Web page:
The Germans have this lovely term for new parents: frischgebackene Eltern. Which means “freshly baked parents”, haha. Even though the German phrase for “bun in the oven” is “einen Braten in der Röhre* haben”, which means they have not a bun (Brötchen!) but rather a roast in the oven.
*Side note: Incidentally, Röhre is a synonym for oven, but it also means “tube” or “pipe”. Hah.
It’s been funny hearing people ask how I’m doing as a freshly baked mom. And I am so very thankful to say that I’m doing really well. Lots of people have commented on how relaxed we seem to be as parents. I think part of that is that we have a pretty relaxed baby (so far, at least!). Yes, he’s a normal baby who cries, spits up, and needs to be held and comforted. But he’s been a pretty easy baby so far and lets us take him pretty much everywhere without putting up a fuss.
Becoming parents for the first time is definitely a steep learning curve, no matter how easy your baby is. Here are some things I’ve learned along the way:
1. You can never have enough burp cloths. Going to a baby shower and not sure what to bring as a gift? Burp cloths. I’ve got them strewn all around the apartment and yet somehow, I’m constantly finding myself sitting somewhere where there isn’t a burp cloth, and that’s exactly when I’ll need one.
2. People say all sorts of weird things. Those odd questions and comments you get while pregnant? It doesn’t stop when you’re a mom. People you don’t even know that well will still ask you all sorts of personal questions, like how breastfeeding is going, or if there were any complications at birth. And they’ll comment on the baby’s looks and which parent he most resembles, and one person will say exactly the opposite of what the last person said.
Also, pretty much everyone comments that babies can’t really see this early. I’ve had countless people comment on the fact that “oh his eyes are already open?” Um, yes…he’s not a puppy! Yes, babies sleep a lot, but they’re not born with their eyes closed. Ha! Babies can most certainly see, although not that clearly or not that far yet, but even just a few weeks old, they can follow an object with their eyes if you move it really slooooowly. It does change and develop more, and at some point you realize they’re looking intently at something rather than just staring. But that doesn’t mean they can’t see beforehand.
3. You’ll do whatever it takes to make your baby happy. All those pre-parenthood ideas you had about parenthood will fly out the window. Yes, sometimes the baby sleeps in the bed with me. And yes, a pacifier can be a really good thing. Okay, maybe not everything changes, but you realize quickly that when you’re running on a lack of sleep and dealing with a crying baby, you’ll do all sorts of “crazy” things to calm him down.
4. You’ll wish you had an extra set of hands. I’m actually nursing right now in such a way that I can type with both hands, and BOY do I feel productive! Theo doesn’t always cooperate, though. Cooking and eating has gotten interesting.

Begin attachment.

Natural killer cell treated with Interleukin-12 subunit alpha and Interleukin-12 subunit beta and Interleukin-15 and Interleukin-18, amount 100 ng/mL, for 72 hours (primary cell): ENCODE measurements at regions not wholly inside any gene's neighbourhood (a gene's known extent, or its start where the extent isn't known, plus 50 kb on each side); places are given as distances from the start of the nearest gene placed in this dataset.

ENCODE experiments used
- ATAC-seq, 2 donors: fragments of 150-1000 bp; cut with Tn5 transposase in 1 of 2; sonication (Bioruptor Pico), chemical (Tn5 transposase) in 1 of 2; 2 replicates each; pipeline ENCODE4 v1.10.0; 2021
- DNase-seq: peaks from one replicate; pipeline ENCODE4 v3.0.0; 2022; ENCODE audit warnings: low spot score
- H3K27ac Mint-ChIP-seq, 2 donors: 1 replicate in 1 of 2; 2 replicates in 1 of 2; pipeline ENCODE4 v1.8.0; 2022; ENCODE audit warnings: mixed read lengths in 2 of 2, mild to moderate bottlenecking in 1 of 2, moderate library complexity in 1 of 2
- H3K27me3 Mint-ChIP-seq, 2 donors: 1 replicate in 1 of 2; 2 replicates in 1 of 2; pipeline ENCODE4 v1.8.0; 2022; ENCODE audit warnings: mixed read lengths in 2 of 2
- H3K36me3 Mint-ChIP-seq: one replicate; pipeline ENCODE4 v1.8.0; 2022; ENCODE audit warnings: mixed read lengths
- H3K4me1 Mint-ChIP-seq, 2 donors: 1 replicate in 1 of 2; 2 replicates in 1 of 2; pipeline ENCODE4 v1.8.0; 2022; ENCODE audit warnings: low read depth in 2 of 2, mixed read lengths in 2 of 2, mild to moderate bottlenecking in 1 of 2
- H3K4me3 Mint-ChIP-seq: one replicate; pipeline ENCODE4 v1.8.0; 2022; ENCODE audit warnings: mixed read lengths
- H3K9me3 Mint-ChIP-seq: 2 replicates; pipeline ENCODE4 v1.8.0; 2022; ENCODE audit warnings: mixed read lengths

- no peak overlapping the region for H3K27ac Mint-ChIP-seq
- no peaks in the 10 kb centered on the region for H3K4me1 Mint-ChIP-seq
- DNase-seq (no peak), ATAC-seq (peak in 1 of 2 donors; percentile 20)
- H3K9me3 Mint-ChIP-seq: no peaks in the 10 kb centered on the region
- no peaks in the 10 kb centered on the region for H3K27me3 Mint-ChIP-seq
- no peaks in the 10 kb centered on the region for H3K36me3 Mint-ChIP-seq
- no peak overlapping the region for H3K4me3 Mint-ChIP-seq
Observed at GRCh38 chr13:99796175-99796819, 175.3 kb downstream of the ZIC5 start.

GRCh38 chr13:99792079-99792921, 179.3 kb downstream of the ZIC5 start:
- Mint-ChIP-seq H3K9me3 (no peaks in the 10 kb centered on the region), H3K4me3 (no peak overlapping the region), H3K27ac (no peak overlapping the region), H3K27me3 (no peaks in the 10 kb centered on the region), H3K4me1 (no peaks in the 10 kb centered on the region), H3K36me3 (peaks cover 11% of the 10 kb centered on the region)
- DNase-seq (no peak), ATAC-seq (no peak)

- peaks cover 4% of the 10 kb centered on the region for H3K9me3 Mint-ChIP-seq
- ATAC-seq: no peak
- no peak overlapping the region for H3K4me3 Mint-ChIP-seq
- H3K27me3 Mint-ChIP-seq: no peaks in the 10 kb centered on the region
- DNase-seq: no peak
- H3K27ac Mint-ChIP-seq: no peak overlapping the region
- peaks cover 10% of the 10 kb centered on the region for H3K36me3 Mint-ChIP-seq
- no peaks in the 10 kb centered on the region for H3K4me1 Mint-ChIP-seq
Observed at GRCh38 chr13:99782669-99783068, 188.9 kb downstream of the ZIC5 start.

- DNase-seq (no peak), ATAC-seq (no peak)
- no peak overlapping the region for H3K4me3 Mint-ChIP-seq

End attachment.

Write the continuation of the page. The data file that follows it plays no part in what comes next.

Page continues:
5. You’ll feel much better if you shower. Even if it’s a power shower that you take in about 30 seconds while the baby is crying, just do it. I haven’t had to do this yet (while baby is crying) because my schedule is flexible; so far I’ve been able to time things to shower when he’s asleep or content in his bassinet, but I’m sure that day will come. And when you’re fresh and clean, you’ll feel more like yourself and more able to function.
6. Breast pads are your best friend. I’m sure this borders on TMI, but I was eating breakfast this morning and on the rare occasion was wearing just a t-shirt without a bra. Theo starts fussing and I feel a tightening sensation that indicates the beginning of let-down…I try to finish the last bites of my breakfast before heading off to nurse him, and not one minute later, I’ve got a wet spot on my t-shirt that’s the size of my face. Awkward! At home, thankfully, that doesn’t matter. But out and about? Breast pads. FOR REAL. SO very necessary.
7. Breast milk is powerful stuff. Not only for feeding the baby, but for curing all sorts of ailments. Theo’s had clogged tear ducts since birth and we’ve tried all sorts of things – saline solution, black tea – and when I tried adding breast milk to his eyes, it cleared up much faster. It’s also good for cuts, scrapes, burns (I burned my hand and just put some breast milk on it and it didn’t hurt anymore). It’s also a good moisturizer and a pretty good zit cream. Haha!
8. Your feelings for your child are unlike any other feelings for any other person. It’s hard to imagine that feeling until you feel it. I love my husband A LOT and I think I love him even more seeing him be such a good dad to Theo. But it’s definitely a different kind of love, and rightly so. Both equally important, yet different types of love.
9. Trust your intuition. Obviously, every parent does things differently. But every kid is different and every situation is different, too. So you can read all sorts of advice, tips and tricks, but in the end, intuition is one of the best teachers. Trust it. Do what you’re comfortable with, even if others don’t agree or understand.
That’s all for now. I still want to shower before Theo wakes up. 😉